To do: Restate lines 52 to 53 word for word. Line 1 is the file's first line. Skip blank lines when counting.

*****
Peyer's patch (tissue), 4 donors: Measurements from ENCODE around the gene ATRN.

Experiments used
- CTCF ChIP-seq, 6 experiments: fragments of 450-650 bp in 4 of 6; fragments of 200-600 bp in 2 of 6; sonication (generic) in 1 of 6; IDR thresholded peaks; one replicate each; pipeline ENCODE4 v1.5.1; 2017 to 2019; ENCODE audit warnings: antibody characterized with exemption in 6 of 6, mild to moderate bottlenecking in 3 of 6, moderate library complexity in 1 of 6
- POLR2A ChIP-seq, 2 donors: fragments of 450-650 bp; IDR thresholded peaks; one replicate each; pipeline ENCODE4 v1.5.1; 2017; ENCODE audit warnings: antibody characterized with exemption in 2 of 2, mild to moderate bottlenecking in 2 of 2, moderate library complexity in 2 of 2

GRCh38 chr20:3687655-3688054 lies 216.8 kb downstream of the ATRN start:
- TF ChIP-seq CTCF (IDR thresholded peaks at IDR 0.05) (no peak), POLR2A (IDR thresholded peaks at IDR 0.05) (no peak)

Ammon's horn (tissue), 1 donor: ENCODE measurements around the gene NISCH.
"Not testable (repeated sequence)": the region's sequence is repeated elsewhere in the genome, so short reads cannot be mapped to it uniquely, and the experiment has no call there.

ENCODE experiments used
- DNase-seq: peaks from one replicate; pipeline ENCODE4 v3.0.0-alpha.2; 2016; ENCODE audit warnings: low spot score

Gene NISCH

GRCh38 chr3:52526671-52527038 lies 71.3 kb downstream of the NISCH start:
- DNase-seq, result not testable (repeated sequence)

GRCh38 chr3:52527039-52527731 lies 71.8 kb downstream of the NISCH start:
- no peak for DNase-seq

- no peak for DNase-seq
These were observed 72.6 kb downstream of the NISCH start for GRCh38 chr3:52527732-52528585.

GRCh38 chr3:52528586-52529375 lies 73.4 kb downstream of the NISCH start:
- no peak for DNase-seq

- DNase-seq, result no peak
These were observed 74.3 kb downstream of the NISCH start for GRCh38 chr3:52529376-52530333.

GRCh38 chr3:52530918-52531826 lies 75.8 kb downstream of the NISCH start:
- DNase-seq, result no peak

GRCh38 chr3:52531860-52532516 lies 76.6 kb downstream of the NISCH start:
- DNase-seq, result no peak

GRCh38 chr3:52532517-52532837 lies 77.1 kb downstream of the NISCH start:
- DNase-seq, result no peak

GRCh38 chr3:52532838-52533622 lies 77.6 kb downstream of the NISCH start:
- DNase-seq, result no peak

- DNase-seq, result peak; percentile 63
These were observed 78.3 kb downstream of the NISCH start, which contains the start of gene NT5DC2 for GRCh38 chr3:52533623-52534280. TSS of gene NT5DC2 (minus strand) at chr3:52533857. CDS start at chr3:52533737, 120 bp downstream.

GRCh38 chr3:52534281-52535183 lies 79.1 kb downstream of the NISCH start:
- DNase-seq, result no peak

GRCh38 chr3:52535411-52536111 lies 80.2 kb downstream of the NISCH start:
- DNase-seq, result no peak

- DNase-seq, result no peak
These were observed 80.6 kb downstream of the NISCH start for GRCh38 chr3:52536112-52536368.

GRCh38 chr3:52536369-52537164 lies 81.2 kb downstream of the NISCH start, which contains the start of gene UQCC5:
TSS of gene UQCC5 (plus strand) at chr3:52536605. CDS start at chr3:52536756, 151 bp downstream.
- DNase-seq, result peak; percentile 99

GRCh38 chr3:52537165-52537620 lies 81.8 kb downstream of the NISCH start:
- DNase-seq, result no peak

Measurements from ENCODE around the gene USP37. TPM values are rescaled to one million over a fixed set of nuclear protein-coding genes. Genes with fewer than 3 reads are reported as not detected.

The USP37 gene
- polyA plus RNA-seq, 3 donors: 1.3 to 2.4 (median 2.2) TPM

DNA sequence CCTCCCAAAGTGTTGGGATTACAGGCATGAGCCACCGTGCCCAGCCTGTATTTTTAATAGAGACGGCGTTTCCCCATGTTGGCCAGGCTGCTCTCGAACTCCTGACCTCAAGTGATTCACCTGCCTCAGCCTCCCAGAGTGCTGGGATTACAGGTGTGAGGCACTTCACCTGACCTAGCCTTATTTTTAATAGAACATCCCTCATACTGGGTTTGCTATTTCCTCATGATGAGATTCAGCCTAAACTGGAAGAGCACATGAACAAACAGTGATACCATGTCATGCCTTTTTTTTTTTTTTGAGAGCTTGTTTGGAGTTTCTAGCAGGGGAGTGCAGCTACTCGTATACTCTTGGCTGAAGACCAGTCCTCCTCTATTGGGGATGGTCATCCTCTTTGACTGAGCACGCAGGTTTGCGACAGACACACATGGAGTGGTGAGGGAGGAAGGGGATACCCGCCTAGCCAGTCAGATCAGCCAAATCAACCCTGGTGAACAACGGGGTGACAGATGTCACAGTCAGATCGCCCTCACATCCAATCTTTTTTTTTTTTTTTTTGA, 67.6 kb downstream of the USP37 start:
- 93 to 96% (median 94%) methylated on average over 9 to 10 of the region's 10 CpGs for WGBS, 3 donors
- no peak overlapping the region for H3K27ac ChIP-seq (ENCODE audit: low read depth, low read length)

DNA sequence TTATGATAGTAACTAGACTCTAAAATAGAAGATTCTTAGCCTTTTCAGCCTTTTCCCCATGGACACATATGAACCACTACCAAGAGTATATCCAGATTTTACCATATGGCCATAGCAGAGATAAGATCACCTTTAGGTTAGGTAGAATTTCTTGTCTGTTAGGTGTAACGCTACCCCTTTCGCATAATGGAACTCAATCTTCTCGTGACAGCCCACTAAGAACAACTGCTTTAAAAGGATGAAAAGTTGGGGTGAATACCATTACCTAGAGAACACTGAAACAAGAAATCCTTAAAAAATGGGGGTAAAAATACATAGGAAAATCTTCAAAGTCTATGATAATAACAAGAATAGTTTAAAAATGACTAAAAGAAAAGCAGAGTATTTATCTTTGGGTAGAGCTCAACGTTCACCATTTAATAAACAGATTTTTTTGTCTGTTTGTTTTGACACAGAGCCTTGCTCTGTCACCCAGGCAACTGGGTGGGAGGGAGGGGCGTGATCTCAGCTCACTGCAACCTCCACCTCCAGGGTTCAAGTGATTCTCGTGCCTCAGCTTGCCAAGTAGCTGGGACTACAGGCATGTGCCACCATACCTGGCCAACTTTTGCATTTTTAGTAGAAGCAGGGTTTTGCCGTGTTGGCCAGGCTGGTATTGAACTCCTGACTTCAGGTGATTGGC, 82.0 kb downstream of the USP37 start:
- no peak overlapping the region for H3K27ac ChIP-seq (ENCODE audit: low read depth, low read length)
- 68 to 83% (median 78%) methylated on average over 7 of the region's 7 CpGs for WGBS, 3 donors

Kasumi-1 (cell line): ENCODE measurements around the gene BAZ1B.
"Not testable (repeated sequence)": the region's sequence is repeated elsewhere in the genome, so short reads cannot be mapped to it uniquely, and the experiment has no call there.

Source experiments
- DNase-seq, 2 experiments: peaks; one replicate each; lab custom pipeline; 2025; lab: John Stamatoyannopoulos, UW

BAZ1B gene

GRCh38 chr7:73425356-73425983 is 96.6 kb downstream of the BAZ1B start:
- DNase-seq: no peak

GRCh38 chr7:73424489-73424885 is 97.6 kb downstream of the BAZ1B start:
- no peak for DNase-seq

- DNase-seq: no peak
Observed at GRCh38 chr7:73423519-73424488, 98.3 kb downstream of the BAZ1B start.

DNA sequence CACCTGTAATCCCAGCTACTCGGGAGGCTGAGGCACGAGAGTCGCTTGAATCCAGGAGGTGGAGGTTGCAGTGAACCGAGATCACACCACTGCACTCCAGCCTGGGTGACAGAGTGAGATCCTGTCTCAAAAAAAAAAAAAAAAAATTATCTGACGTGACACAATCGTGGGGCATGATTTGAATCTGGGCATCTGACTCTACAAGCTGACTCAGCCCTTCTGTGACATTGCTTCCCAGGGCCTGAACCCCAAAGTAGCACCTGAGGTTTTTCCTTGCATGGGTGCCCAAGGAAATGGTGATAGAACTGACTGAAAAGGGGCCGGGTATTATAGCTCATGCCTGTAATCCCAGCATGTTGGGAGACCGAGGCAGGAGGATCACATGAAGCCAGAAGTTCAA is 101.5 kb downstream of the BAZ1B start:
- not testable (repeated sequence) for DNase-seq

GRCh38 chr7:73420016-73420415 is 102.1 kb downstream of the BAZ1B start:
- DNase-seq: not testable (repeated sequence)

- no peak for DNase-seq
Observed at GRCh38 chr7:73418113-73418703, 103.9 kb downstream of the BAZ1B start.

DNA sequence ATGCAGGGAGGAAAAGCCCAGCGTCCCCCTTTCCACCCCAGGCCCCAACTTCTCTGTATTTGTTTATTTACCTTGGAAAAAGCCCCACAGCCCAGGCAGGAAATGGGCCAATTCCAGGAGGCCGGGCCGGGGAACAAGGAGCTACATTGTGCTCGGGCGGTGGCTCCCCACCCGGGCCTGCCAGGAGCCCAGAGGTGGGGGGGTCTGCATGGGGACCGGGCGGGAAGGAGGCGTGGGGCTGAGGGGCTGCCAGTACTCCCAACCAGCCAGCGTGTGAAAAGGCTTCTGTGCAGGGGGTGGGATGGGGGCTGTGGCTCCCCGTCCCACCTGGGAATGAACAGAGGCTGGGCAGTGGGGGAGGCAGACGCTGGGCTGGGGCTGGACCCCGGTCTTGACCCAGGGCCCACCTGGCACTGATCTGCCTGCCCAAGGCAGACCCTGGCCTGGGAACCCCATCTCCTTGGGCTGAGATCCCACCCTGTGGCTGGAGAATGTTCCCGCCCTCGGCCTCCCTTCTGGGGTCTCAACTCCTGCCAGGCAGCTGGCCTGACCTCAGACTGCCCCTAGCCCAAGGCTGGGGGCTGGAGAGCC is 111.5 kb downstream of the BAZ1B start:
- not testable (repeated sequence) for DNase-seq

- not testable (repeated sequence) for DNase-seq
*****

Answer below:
Kasumi-1 (cell line): ENCODE measurements around the gene BAZ1B.
"Not testable (repeated sequence)": the region's sequence is repeated elsewhere in the genome, so short reads cannot be mapped to it uniquely, and the experiment has no call there.